• 16 Women
  • 11 Hours of Writing Per Day
  • Four Days
  • Three Teachers
  • One Conference Room

Sound like fun yet?

Factor in:

  • No TV (missed my favorite detective shows)
  • No Laptops (required to write by hand in old-fashioned black and white composition notebooks)
  • No Good Food (with apologies to the conference center, but the fare was, trying to be polite here, mediocre at best.)
  • No Husband or Dog to sleep with at night (how would I manage without them?)

Not only did I survive, but I thrived. I filled an entire notebook with pages of hand-written memoir, fiction and poems.

O.K., no agents have popped up sending me urgent “must publish you now; please contact us immediately” text messages. But for the first time – ever, I think – I was in a situation where all I had to do was write –  and the hours sped by.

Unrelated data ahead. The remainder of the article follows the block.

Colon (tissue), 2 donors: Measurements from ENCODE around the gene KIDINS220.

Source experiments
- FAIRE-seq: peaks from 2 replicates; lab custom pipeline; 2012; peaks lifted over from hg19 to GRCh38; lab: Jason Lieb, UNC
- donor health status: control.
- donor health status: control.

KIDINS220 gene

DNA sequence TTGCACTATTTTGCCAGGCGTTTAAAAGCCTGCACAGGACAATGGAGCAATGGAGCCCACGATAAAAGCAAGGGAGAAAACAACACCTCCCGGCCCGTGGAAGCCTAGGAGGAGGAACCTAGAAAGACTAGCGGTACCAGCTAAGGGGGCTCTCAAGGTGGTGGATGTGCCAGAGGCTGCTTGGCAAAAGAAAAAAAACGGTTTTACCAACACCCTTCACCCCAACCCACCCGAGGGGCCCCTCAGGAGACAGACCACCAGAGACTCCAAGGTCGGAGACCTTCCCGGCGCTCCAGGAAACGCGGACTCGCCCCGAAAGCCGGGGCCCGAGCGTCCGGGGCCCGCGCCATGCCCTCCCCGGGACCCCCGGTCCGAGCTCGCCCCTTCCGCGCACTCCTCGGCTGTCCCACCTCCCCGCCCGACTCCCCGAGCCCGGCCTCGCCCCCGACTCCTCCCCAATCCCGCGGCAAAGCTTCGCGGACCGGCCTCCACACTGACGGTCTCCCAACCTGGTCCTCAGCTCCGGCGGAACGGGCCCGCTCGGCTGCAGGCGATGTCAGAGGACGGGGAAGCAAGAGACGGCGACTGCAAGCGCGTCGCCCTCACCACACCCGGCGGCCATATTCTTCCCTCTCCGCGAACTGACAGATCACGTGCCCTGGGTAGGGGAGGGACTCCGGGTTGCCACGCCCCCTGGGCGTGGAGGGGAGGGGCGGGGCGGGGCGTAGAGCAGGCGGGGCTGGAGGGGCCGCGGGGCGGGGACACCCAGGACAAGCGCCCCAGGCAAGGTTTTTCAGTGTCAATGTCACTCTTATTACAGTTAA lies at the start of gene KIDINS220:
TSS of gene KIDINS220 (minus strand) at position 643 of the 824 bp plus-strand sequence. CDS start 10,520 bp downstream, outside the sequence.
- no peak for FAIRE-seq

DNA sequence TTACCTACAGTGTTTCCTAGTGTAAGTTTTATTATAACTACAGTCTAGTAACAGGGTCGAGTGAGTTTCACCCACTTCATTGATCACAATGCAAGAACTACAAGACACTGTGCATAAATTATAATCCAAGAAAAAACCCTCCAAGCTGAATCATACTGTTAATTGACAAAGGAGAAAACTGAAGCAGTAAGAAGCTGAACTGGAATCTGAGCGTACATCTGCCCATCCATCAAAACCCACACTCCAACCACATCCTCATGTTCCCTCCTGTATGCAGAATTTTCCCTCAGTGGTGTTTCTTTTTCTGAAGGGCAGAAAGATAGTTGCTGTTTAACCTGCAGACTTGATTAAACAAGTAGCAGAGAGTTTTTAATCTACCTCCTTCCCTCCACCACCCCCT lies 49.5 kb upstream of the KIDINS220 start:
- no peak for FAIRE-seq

Totally a new thing for me to be doing what I love in a concentrated fashion minus the daily pull of Twitter (my admitted addiction), Breaking News (addiction #2) or the six-days-a-week excitement of waiting for the mail to arrive.

I returned from the retreat on Wednesday evening, aglow with my creative efforts, wanting to immediately share what I had written with my husband. He listened to one short poem, patted me on the shoulder and asked “What should we have for dinner?” Back to reality.

Part of that reality will be trying to replicate the setting of the retreat to motivate me to write more often and in a more disciplined fashion. Interruptions tend to find me. Why not empty the dishwasher, I might tell myself, instead of starting on a new writing project?